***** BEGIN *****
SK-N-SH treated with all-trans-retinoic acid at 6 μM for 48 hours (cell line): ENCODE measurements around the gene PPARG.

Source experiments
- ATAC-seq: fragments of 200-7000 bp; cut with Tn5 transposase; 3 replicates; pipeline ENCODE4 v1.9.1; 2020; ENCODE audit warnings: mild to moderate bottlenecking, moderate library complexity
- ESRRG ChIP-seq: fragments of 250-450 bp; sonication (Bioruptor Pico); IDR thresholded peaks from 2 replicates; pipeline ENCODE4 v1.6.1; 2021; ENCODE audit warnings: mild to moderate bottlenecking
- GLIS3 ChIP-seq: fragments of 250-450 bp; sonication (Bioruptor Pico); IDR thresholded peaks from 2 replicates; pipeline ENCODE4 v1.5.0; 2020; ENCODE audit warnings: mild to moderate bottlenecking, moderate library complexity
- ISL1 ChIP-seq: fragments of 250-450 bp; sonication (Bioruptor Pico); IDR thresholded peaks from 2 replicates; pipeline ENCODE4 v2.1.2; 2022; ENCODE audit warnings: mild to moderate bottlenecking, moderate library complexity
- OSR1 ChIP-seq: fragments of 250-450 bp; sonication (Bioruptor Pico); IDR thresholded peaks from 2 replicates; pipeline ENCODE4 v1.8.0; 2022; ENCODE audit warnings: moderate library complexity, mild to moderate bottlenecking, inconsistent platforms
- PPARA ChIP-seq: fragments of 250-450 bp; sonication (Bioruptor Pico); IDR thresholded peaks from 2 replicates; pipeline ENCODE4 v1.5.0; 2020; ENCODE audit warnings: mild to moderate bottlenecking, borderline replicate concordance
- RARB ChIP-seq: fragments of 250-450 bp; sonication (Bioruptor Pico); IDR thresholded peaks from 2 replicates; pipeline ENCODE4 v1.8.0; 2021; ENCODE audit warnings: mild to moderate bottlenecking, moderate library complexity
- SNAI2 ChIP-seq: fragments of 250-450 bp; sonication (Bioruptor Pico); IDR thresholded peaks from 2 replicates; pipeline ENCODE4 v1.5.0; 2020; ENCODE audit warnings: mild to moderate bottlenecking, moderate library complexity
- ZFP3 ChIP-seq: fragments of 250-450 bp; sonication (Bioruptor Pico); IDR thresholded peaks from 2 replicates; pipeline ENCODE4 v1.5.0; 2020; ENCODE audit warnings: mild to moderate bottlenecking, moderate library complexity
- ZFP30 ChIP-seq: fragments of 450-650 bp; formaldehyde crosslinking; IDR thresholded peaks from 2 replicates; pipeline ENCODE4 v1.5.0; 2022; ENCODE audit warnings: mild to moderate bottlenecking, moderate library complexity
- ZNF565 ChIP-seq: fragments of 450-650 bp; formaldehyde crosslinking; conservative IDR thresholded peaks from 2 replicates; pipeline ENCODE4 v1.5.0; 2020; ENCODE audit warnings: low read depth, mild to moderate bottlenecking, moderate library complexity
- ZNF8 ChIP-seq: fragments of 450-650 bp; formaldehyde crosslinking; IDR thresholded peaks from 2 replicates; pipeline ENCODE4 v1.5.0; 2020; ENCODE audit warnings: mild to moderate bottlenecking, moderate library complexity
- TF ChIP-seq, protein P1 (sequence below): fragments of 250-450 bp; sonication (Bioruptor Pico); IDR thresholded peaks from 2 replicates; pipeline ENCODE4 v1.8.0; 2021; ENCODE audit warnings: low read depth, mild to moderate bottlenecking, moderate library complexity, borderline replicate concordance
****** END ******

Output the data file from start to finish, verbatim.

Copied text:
SK-N-SH treated with all-trans-retinoic acid at 6 μM for 48 hours (cell line): ENCODE measurements around the gene PPARG.

Source experiments
- ATAC-seq: fragments of 200-7000 bp; cut with Tn5 transposase; 3 replicates; pipeline ENCODE4 v1.9.1; 2020; ENCODE audit warnings: mild to moderate bottlenecking, moderate library complexity
- ESRRG ChIP-seq: fragments of 250-450 bp; sonication (Bioruptor Pico); IDR thresholded peaks from 2 replicates; pipeline ENCODE4 v1.6.1; 2021; ENCODE audit warnings: mild to moderate bottlenecking
- GLIS3 ChIP-seq: fragments of 250-450 bp; sonication (Bioruptor Pico); IDR thresholded peaks from 2 replicates; pipeline ENCODE4 v1.5.0; 2020; ENCODE audit warnings: mild to moderate bottlenecking, moderate library complexity
- ISL1 ChIP-seq: fragments of 250-450 bp; sonication (Bioruptor Pico); IDR thresholded peaks from 2 replicates; pipeline ENCODE4 v2.1.2; 2022; ENCODE audit warnings: mild to moderate bottlenecking, moderate library complexity
- OSR1 ChIP-seq: fragments of 250-450 bp; sonication (Bioruptor Pico); IDR thresholded peaks from 2 replicates; pipeline ENCODE4 v1.8.0; 2022; ENCODE audit warnings: moderate library complexity, mild to moderate bottlenecking, inconsistent platforms
- PPARA ChIP-seq: fragments of 250-450 bp; sonication (Bioruptor Pico); IDR thresholded peaks from 2 replicates; pipeline ENCODE4 v1.5.0; 2020; ENCODE audit warnings: mild to moderate bottlenecking, borderline replicate concordance
- RARB ChIP-seq: fragments of 250-450 bp; sonication (Bioruptor Pico); IDR thresholded peaks from 2 replicates; pipeline ENCODE4 v1.8.0; 2021; ENCODE audit warnings: mild to moderate bottlenecking, moderate library complexity
- SNAI2 ChIP-seq: fragments of 250-450 bp; sonication (Bioruptor Pico); IDR thresholded peaks from 2 replicates; pipeline ENCODE4 v1.5.0; 2020; ENCODE audit warnings: mild to moderate bottlenecking, moderate library complexity
- ZFP3 ChIP-seq: fragments of 250-450 bp; sonication (Bioruptor Pico); IDR thresholded peaks from 2 replicates; pipeline ENCODE4 v1.5.0; 2020; ENCODE audit warnings: mild to moderate bottlenecking, moderate library complexity
- ZFP30 ChIP-seq: fragments of 450-650 bp; formaldehyde crosslinking; IDR thresholded peaks from 2 replicates; pipeline ENCODE4 v1.5.0; 2022; ENCODE audit warnings: mild to moderate bottlenecking, moderate library complexity
- ZNF565 ChIP-seq: fragments of 450-650 bp; formaldehyde crosslinking; conservative IDR thresholded peaks from 2 replicates; pipeline ENCODE4 v1.5.0; 2020; ENCODE audit warnings: low read depth, mild to moderate bottlenecking, moderate library complexity
- ZNF8 ChIP-seq: fragments of 450-650 bp; formaldehyde crosslinking; IDR thresholded peaks from 2 replicates; pipeline ENCODE4 v1.5.0; 2020; ENCODE audit warnings: mild to moderate bottlenecking, moderate library complexity
- TF ChIP-seq, protein P1 (sequence below): fragments of 250-450 bp; sonication (Bioruptor Pico); IDR thresholded peaks from 2 replicates; pipeline ENCODE4 v1.8.0; 2021; ENCODE audit warnings: low read depth, mild to moderate bottlenecking, moderate library complexity, borderline replicate concordance